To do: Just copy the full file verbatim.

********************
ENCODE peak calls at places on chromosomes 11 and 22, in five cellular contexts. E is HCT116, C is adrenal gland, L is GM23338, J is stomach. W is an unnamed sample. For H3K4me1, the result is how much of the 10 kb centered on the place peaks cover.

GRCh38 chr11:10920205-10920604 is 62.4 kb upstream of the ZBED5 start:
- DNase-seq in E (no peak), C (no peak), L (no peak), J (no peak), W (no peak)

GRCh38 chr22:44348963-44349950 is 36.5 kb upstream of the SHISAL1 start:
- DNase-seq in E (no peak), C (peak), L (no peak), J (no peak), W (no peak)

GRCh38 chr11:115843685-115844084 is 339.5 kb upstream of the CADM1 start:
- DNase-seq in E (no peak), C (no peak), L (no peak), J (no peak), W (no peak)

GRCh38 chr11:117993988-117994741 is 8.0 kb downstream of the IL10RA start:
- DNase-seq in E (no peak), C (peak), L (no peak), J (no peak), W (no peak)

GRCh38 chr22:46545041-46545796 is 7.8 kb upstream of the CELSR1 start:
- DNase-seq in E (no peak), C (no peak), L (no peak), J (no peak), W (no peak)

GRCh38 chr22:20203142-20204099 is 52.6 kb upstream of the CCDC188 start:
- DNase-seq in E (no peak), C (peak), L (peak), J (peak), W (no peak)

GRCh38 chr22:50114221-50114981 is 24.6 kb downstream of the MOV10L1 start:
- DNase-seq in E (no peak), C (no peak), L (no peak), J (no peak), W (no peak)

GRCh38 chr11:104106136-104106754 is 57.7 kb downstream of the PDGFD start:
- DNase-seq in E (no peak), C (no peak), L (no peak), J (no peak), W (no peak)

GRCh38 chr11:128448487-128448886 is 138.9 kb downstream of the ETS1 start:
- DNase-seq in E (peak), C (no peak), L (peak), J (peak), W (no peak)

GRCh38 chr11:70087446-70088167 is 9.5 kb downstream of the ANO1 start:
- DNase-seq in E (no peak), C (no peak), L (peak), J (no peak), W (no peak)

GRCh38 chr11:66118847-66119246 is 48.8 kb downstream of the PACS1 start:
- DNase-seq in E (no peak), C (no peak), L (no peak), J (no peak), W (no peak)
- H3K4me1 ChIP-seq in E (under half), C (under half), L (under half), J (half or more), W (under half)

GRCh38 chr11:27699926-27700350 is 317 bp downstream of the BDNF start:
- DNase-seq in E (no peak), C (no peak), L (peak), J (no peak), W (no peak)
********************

ENCODE peak calls at places on chromosomes 11 and 22, in five cellular contexts. E is HCT116, C is adrenal gland, L is GM23338, J is stomach. W is an unnamed sample. For H3K4me1, the result is how much of the 10 kb centered on the place peaks cover.

GRCh38 chr11:10920205-10920604 is 62.4 kb upstream of the ZBED5 start:
- DNase-seq in E (no peak), C (no peak), L (no peak), J (no peak), W (no peak)

GRCh38 chr22:44348963-44349950 is 36.5 kb upstream of the SHISAL1 start:
- DNase-seq in E (no peak), C (peak), L (no peak), J (no peak), W (no peak)

GRCh38 chr11:115843685-115844084 is 339.5 kb upstream of the CADM1 start:
- DNase-seq in E (no peak), C (no peak), L (no peak), J (no peak), W (no peak)

GRCh38 chr11:117993988-117994741 is 8.0 kb downstream of the IL10RA start:
- DNase-seq in E (no peak), C (peak), L (no peak), J (no peak), W (no peak)

GRCh38 chr22:46545041-46545796 is 7.8 kb upstream of the CELSR1 start:
- DNase-seq in E (no peak), C (no peak), L (no peak), J (no peak), W (no peak)

GRCh38 chr22:20203142-20204099 is 52.6 kb upstream of the CCDC188 start:
- DNase-seq in E (no peak), C (peak), L (peak), J (peak), W (no peak)

GRCh38 chr22:50114221-50114981 is 24.6 kb downstream of the MOV10L1 start:
- DNase-seq in E (no peak), C (no peak), L (no peak), J (no peak), W (no peak)

GRCh38 chr11:104106136-104106754 is 57.7 kb downstream of the PDGFD start:
- DNase-seq in E (no peak), C (no peak), L (no peak), J (no peak), W (no peak)

GRCh38 chr11:128448487-128448886 is 138.9 kb downstream of the ETS1 start:
- DNase-seq in E (peak), C (no peak), L (peak), J (peak), W (no peak)

GRCh38 chr11:70087446-70088167 is 9.5 kb downstream of the ANO1 start:
- DNase-seq in E (no peak), C (no peak), L (peak), J (no peak), W (no peak)

GRCh38 chr11:66118847-66119246 is 48.8 kb downstream of the PACS1 start:
- DNase-seq in E (no peak), C (no peak), L (no peak), J (no peak), W (no peak)
- H3K4me1 ChIP-seq in E (under half), C (under half), L (under half), J (half or more), W (under half)

GRCh38 chr11:27699926-27700350 is 317 bp downstream of the BDNF start:
- DNase-seq in E (no peak), C (no peak), L (peak), J (no peak), W (no peak)